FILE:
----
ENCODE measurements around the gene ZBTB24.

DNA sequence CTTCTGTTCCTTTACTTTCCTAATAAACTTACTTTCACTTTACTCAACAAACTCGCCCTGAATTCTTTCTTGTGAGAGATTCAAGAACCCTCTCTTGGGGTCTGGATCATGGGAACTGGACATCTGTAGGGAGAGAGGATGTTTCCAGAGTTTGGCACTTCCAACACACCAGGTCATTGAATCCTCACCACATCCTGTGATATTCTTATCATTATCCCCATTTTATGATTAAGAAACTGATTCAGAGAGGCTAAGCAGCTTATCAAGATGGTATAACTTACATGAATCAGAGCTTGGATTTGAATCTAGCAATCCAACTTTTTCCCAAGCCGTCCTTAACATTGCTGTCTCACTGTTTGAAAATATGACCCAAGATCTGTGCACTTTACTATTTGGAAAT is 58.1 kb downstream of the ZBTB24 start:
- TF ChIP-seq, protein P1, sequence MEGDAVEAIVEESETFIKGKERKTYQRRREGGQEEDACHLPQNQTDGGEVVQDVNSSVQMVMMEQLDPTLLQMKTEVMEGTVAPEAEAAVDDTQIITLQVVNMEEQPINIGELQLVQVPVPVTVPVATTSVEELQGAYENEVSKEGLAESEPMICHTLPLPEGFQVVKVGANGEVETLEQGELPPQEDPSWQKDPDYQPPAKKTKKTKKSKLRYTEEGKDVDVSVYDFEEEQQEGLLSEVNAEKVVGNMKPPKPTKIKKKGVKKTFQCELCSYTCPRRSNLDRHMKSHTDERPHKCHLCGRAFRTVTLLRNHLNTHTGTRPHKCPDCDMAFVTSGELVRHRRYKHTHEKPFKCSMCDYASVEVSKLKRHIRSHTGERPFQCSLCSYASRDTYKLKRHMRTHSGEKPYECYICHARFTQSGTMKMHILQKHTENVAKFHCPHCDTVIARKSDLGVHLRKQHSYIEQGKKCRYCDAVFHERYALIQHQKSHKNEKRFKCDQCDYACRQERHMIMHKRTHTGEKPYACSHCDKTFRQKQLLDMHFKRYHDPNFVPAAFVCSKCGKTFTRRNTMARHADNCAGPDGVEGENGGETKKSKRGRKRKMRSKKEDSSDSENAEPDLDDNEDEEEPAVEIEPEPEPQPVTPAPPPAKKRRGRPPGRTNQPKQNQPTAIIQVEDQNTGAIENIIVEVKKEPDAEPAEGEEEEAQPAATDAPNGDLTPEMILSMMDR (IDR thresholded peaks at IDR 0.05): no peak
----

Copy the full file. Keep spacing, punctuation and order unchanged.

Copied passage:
ENCODE measurements around the gene ZBTB24.

DNA sequence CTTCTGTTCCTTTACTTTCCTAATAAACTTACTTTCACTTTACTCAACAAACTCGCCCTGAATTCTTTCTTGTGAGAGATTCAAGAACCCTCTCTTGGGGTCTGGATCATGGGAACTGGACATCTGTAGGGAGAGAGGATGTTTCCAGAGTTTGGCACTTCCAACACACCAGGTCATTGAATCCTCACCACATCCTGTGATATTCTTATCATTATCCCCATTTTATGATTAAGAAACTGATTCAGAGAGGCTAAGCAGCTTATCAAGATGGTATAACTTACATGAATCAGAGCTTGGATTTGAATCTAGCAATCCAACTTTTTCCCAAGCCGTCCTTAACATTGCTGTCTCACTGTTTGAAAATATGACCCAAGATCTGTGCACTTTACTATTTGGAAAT is 58.1 kb downstream of the ZBTB24 start:
- TF ChIP-seq, protein P1, sequence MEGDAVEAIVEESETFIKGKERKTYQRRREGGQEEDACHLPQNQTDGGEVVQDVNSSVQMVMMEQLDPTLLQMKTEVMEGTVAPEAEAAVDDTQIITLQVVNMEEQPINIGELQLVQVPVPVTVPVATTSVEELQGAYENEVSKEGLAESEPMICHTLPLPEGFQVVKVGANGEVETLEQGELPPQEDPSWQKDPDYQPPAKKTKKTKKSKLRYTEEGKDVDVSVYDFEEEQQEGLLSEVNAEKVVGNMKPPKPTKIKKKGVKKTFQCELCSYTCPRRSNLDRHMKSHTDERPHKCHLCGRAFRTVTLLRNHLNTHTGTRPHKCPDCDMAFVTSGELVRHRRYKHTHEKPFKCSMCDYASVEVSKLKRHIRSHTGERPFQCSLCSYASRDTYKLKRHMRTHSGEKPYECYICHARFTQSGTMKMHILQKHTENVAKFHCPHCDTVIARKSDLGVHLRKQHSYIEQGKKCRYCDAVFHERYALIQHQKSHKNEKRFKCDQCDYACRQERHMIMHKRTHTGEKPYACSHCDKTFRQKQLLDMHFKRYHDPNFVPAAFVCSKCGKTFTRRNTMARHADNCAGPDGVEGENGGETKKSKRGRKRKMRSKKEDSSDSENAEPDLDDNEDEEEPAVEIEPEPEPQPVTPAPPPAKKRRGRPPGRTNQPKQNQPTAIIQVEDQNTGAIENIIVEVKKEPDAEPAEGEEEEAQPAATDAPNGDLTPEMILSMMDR (IDR thresholded peaks at IDR 0.05): no peak